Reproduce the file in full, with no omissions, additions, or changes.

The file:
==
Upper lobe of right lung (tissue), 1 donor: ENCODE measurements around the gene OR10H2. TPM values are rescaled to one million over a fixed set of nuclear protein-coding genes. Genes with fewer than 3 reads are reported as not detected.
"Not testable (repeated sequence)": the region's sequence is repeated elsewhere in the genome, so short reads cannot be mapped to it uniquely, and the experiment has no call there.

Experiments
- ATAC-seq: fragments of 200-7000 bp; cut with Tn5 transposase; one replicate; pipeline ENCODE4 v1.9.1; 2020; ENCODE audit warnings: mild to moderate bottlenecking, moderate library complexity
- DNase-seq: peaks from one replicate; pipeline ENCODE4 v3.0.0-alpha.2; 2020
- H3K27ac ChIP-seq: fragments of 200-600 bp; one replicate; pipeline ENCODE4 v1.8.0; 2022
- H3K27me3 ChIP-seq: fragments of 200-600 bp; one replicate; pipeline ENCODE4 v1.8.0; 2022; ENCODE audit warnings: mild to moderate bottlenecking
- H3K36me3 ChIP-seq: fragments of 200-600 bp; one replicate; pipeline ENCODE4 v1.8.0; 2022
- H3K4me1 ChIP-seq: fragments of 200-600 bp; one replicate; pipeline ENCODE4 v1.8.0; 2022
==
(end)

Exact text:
Upper lobe of right lung (tissue), 1 donor: ENCODE measurements around the gene OR10H2. TPM values are rescaled to one million over a fixed set of nuclear protein-coding genes. Genes with fewer than 3 reads are reported as not detected.
"Not testable (repeated sequence)": the region's sequence is repeated elsewhere in the genome, so short reads cannot be mapped to it uniquely, and the experiment has no call there.

Experiments
- ATAC-seq: fragments of 200-7000 bp; cut with Tn5 transposase; one replicate; pipeline ENCODE4 v1.9.1; 2020; ENCODE audit warnings: mild to moderate bottlenecking, moderate library complexity
- DNase-seq: peaks from one replicate; pipeline ENCODE4 v3.0.0-alpha.2; 2020
- H3K27ac ChIP-seq: fragments of 200-600 bp; one replicate; pipeline ENCODE4 v1.8.0; 2022
- H3K27me3 ChIP-seq: fragments of 200-600 bp; one replicate; pipeline ENCODE4 v1.8.0; 2022; ENCODE audit warnings: mild to moderate bottlenecking
- H3K36me3 ChIP-seq: fragments of 200-600 bp; one replicate; pipeline ENCODE4 v1.8.0; 2022
- H3K4me1 ChIP-seq: fragments of 200-600 bp; one replicate; pipeline ENCODE4 v1.8.0; 2022